The manufacturing production schedule is a critical aspect that enables the manufacturing business to complete each production activity precisely and on time. Allocating different raw materials, resources, or processes to distinct project phases is called a production schedule. Its goal is to make your manufacturing process as efficient and cost-effective as possible in terms of resources and labor — all while delivering products on schedule. As technology takes over and enhances many of the processes we used to handle with manual labor, we are freed up to use our minds creatively, which leads to bigger and better leaps in innovation and productivity." – Matt Mong, VP Market Innovation and Project Business Evangelist at Adeaca So, how is the overall production schedule managed? According to businesswire, the global APS (Advanced Production Planning and Scheduling) software market was valued at $1,491.22 million in 2020 and is anticipated to raise $2,941.27 million by 2028 expanding at an 8.86 percent CAGR from 2020 to 2028. Some software and tools are available to assist manufacturing organizations in properly scheduling production planning, including MaxScheduler, TACTIC, MRPeasy, and Gantt charts. Though there are numerous software programs available on the market for production scheduling, the most crucial aspect is determining which elements to consider when planning production. This blog will look at the five most important factors to consider while planning the production schedule. Five Elements to Consider When Scheduling Production As we saw in the introduction, production scheduling is used in the manufacturing process to assign plant and machinery resources, schedule human resources, plan production processes, and purchase materials. So, what are the primary components or stages of this production scheduling process? Let's take a quick look at each of them. Planning to Make the Best Use of the Company's Resources The role of planning in production scheduling is to use the company's resources to maintain a regular production flow. As a result, downtime is decreased, and bottlenecks are minimized, allowing production to be optimized. For production scheduling, two forms of planning can be used: Dynamic Planning: Dynamic planning is carried out under the idea that process stages will alter. So, materials must be ready, but production cannot begin until demand is decided. Static Planning: Static planning is done keeping in mind that all process steps will be completed on schedule and without adjustments. Routing to Determine the Order of Actions A “bill of materials” is used in discrete manufacturing to specify what things are needed and in what quantities. Routing determines the path and sequence of required phases of the process. It may involve in-house operations, but it may also comprise sub-contracted components that must be returned to the production flow for final assembly. Scheduling to Make Use of Predetermined Planning Levels To manufacture products from components or raw materials, scheduling makes use of the previously set planning level. As a result, it is time-dependent and must meet the demand outlined at the planning level. Each department, product, and procedure can have their own unique set of timetables. Sub-schedules for sub-assemblies or mixes and blends may be defined by department-specific master production schedules, utilized at the highest level to define product timeframes. Dispatching to Decide on Immediate Actions Dispatching assigns the following jobs to be done from a subset of the production queue. Dispatching is utilized to make quick decisions. This is in contrast to planning, which involves the planning of future actions. Dispatching is utilized in both pull and push production systems. Execution to Ensure that all Processes are Carried out Correctly Production scheduling must rely on proper execution to ensure that all processes are completed appropriately and in the sequence planned. It requires everyone to know what they are expected to do and when they are expected to do it. Execution requires knowledgeable management decisions, well-trained employees, correct data in the manufacturing plan and schedule, and consistent sales statistics and forecast numbers. All must be present for the organization to carry out its production plan and fulfill orders. How MRPeasy – A Production Scheduling Software Assist Manufacturing Companies in Scheduling Their Production? MRPeasy is a cloud-based material requirements planning (MRP) application explicitly designed for small manufacturing units. Its primary functions are purchase order management, forecasting, and inventory management. This software simplifies the process of scheduling production. It enables you to evaluate all of your anticipated manufacturing orders (MO). The bill of materials (BOM), purchasing, and stocking are all maintained in one location, allowing you to quickly book inventory and increase purchase orders (PO) for acquired parts. MRPeasy enables you to: Obtain all of the detailed information on all of your MOs Consider MOs as a single block or as distinct operations. Drag-and-drop operations and operations to reschedule Calendar or Gantt chart views are available for monitoring scheduled orders. Additionally, you can manage MOs smoothly. With the production planning component, you may create, amend, and update MOs. This app compiles an exhaustive list of all your MOs. You can track their progress based on the status of an order or a part's availability. Additionally, you can search for, filter, and export your MOs. Final Words How to schedule production for your organization requires extensive research, planning, and analysis of overall product demand as well as a grasp of the time required to meet the demand. Production scheduling techniques such as job-based planning, batch method, flow method, and others help develop a productive manufacturing production schedule. Include the elements mentioned above in your manufacturing scheduling to get the best possible benefits, such as better production efficiency, lower production costs, and on-time product delivery for your manufacturing in 2022. FAQ How production planning differ from production scheduler? Production planning and scheduling are often mixed. But there is a difference. Planning decides what and how much work must be done, whereas scheduling specifies who and when the work will be done. What is real-time manufacturing scheduling? Real-Time Scheduling is a production planning, scheduling, and tracking tool that enables manufacturing organizations to improve customer satisfaction and achieve optimal operational performance cost-effectively. How can scheduling be improved? Communication with staff is a great way to improve scheduling. This is true for all businesses, software or otherwise. However, management should not burden employees with ambiguous or unclear communication, and vice versa. { "@context": "https://schema.org", "@type": "FAQPage", "mainEntity": [{ "@type": "Question", "name": "How production planning differ from production scheduler?", "acceptedAnswer": { "@type": "Answer", "text": "Production planning and scheduling are often mixed. But there is a difference. 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American Manufacturing Statistics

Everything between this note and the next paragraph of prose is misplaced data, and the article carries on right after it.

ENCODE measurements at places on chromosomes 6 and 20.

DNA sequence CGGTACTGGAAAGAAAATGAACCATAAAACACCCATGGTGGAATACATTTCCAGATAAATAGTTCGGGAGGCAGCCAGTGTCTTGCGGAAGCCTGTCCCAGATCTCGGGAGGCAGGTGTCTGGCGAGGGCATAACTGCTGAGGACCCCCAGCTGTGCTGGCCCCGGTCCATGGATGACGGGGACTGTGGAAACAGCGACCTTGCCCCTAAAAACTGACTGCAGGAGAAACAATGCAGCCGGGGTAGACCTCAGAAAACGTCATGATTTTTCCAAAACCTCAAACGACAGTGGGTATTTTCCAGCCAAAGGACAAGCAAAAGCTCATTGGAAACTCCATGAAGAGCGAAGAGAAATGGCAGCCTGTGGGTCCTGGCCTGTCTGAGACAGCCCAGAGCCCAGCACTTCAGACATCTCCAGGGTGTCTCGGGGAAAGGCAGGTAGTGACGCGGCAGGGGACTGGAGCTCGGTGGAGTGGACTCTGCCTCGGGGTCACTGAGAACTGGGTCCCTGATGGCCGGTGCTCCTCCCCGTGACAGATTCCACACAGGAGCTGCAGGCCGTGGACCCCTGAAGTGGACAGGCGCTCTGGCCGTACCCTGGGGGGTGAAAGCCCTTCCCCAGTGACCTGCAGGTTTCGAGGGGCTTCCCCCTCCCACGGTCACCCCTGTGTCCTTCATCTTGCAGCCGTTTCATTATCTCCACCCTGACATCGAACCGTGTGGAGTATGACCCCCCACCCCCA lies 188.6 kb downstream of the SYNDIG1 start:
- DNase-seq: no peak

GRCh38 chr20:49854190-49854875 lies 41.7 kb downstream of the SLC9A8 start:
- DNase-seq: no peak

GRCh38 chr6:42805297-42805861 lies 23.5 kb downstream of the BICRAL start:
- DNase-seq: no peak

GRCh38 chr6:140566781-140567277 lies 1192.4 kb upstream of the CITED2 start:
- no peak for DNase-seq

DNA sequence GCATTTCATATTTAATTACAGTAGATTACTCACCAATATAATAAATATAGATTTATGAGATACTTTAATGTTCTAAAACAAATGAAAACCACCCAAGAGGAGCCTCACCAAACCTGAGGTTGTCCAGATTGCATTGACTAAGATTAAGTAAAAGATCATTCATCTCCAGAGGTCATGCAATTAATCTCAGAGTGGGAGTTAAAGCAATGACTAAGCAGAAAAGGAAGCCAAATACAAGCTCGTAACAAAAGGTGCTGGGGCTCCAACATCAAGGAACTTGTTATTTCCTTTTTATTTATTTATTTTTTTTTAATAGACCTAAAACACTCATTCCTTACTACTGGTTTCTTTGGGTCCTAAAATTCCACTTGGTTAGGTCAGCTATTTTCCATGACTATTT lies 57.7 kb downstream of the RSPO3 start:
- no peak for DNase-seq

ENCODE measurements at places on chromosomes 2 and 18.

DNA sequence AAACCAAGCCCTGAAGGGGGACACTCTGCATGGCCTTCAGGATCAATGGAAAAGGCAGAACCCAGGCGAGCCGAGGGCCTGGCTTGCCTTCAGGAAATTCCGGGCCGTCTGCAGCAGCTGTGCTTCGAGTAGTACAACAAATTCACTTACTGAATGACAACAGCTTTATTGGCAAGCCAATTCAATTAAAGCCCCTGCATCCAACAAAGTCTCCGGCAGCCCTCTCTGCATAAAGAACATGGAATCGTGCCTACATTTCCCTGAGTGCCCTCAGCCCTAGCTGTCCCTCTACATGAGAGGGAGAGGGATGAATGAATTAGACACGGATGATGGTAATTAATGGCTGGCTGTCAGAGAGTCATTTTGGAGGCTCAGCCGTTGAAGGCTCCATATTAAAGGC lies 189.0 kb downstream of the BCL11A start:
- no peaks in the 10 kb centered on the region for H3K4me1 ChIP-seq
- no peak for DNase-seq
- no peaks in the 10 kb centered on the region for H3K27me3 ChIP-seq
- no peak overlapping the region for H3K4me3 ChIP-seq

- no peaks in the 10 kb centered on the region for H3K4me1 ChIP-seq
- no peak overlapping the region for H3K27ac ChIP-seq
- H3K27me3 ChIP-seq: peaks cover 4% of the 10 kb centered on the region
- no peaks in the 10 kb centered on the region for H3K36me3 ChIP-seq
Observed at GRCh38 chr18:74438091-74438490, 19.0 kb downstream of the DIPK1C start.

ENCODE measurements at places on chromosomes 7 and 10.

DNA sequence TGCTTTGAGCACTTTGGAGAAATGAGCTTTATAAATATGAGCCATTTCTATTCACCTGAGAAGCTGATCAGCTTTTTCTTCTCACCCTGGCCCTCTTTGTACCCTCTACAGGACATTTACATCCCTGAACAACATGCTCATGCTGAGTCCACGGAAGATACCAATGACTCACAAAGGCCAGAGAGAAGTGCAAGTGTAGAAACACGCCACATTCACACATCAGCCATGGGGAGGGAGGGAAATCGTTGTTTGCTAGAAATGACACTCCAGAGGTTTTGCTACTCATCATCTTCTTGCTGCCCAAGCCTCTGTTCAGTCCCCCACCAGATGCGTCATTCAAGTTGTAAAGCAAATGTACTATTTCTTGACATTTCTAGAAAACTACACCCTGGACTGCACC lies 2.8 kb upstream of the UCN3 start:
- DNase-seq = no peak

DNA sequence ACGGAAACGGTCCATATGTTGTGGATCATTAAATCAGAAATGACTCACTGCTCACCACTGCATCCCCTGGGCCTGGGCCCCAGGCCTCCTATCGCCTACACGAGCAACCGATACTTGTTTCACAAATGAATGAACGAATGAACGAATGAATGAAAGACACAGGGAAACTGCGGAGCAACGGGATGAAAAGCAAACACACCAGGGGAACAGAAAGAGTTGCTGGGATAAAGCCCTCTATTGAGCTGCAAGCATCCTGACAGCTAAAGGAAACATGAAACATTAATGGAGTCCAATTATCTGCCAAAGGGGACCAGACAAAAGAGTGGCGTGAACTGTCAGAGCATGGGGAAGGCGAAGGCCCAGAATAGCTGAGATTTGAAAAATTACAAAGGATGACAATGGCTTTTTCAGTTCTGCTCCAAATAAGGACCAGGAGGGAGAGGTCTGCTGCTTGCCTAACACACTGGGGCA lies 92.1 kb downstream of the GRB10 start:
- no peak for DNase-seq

Article | May 20, 2021